Saarang Ahuja is a third-year Economics, Applied Statistics, and Mathematics student running as an independent candidate for UTMSU Vice-President Equity. His position is one of two contested executive races.
When asked why he is running independently, Ahuja replied that it wasn’t intentional.
“I didn’t really know anybody close to me who was interested [in running]. I did ask someone, but she said no.” As for his opinion on slates, Ahuja has no comment.
Ahuja has worked as assistant chef at UTMSU pub The Blind Duck for two years, and was previously an orientation leader. “I’m pretty good at working in a team,” Ahuja said.
He added that his main motivation for running was because he “went through a really hard time at UTM coming as an international student.”
Running for VP Equity, he explained, is “a personal thing I want to do right before I graduate to make other students’ lives better and future students’ lives much better.”
While Ahuja had no comment about online voting, a much-debated topic at the UTMSU’s Annual General Meeting, he has several campaigns he wants to push during his term.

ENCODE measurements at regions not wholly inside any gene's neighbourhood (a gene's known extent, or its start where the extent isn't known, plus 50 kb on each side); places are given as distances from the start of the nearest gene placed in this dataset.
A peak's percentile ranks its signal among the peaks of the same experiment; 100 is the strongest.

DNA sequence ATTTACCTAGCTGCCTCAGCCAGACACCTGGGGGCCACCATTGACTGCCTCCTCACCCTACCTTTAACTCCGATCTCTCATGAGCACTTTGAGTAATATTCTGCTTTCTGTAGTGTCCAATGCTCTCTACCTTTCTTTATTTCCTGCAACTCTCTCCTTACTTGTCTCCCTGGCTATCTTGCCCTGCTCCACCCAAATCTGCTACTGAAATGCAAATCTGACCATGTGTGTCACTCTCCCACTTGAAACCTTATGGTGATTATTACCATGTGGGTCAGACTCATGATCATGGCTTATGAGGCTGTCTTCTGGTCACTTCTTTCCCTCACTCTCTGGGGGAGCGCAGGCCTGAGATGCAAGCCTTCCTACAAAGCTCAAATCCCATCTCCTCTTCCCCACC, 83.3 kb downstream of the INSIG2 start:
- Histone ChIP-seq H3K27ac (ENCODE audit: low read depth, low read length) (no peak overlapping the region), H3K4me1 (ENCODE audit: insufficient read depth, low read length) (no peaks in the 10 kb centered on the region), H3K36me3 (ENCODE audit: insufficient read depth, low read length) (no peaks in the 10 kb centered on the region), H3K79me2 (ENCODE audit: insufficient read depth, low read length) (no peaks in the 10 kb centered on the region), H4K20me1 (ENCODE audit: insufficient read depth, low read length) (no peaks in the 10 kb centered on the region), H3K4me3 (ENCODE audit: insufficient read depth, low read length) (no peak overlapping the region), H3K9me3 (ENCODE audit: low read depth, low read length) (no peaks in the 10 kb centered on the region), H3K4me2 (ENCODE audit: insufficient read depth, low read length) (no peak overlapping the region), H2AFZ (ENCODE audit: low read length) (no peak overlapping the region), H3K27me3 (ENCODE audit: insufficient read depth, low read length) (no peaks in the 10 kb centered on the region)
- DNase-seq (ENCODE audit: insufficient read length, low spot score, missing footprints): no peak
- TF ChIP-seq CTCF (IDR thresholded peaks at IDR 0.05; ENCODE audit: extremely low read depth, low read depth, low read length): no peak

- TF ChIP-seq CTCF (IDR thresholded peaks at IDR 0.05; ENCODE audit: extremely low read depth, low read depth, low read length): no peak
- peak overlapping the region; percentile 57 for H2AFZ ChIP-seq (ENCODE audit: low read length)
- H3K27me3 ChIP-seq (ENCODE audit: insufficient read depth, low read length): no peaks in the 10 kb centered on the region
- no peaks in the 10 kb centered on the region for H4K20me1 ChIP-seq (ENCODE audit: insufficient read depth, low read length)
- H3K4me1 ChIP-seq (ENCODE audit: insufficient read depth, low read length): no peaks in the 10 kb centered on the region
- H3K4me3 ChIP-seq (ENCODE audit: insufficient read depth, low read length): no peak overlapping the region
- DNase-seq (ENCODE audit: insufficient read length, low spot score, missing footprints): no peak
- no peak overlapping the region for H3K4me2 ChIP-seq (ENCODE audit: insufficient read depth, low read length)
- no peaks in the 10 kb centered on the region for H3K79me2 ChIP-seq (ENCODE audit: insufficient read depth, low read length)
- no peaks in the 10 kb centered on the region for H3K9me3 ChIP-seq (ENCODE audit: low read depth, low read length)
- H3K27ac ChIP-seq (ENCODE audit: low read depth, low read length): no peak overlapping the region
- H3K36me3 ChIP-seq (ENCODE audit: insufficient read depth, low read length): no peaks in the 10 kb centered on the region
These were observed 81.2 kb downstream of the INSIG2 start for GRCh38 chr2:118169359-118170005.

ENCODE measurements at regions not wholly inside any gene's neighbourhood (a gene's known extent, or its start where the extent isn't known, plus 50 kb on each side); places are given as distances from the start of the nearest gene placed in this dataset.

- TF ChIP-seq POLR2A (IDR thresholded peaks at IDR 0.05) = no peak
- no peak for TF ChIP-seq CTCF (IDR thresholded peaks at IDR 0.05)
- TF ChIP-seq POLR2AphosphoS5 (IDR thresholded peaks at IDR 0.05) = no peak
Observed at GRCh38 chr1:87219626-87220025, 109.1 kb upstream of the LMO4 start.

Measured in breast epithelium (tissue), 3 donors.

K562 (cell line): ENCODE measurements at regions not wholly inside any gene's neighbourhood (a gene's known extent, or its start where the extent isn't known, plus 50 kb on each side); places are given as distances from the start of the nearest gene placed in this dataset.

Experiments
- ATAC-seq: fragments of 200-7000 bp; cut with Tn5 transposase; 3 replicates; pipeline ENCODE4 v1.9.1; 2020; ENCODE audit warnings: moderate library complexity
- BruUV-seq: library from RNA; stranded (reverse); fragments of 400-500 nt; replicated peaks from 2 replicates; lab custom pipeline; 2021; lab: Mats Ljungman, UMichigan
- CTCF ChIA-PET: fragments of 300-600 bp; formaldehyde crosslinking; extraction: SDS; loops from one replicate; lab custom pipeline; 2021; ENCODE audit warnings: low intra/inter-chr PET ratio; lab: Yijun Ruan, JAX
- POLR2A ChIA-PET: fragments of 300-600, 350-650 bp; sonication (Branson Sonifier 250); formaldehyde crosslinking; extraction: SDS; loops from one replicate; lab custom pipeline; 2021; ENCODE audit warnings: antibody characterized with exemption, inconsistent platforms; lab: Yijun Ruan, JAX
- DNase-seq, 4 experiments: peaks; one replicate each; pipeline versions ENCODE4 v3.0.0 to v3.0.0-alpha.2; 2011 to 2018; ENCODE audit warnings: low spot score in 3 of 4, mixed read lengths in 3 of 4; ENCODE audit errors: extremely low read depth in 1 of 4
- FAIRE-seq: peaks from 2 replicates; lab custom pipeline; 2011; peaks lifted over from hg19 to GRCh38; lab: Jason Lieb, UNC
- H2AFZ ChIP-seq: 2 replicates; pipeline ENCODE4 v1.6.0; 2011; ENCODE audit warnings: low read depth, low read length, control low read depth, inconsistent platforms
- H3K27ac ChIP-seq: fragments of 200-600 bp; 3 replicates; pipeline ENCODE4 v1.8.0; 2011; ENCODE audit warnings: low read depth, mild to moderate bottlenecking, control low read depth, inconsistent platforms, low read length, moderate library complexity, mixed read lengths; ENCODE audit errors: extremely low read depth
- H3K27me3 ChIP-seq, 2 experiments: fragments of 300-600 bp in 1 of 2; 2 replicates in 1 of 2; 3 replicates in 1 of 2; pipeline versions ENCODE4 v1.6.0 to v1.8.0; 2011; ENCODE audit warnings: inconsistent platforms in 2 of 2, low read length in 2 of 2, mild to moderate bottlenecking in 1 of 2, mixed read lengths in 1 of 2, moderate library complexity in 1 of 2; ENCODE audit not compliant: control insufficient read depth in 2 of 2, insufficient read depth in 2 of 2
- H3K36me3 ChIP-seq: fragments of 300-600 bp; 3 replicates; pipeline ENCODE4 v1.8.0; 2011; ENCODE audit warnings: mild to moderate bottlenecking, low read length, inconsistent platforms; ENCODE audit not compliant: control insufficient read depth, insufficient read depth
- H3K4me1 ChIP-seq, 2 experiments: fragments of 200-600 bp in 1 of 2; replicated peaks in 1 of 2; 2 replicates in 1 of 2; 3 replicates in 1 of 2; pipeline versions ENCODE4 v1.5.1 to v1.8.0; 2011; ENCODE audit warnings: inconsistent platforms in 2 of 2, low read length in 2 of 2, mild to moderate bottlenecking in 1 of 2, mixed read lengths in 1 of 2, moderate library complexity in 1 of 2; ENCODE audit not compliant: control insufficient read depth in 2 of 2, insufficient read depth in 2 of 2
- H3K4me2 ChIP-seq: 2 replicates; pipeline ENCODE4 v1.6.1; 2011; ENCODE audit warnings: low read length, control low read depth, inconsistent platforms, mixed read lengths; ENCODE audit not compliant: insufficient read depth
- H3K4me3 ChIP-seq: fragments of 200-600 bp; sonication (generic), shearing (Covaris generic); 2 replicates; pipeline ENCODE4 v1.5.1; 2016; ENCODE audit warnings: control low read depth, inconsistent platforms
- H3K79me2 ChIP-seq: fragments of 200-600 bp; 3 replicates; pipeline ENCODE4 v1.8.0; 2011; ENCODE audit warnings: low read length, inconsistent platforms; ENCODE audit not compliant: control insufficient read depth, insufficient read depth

Ahuja wants to increase awareness among students regarding the UTMSU’s services, due to the lack of communication between students and the UTMSU.
He also wants to increase the range of services offered by UTM’s Accessibility Services. He says that students — especially international students — often believe that Accessibility Services are only for individuals suffering from disabilities like dyslexia or attention deficit hyperactivity disorder, but that they should also provide accommodations for students experiencing eating or sleeping disorders.
Ahuja believes that UTM will be receptive to this as it will improve student retention.
Ahuja also wants to amplify student voices regarding food options on campus, saying that he doesn’t believe students wanted the café in the new North Building as he never sees long lines there.
“If they really wanted to open a coffee place, opening another Starbucks or Tims would’ve been much better.”
“UTM has made a plan to build three buildings over the next four years,” he continued. “This gives me the opportunity to convince and to work with the faculty at UTM who are in charge of the the food services on campus to allow students to have a voice in what they want on their own campus.”
“After all, it’s them who buys the food.”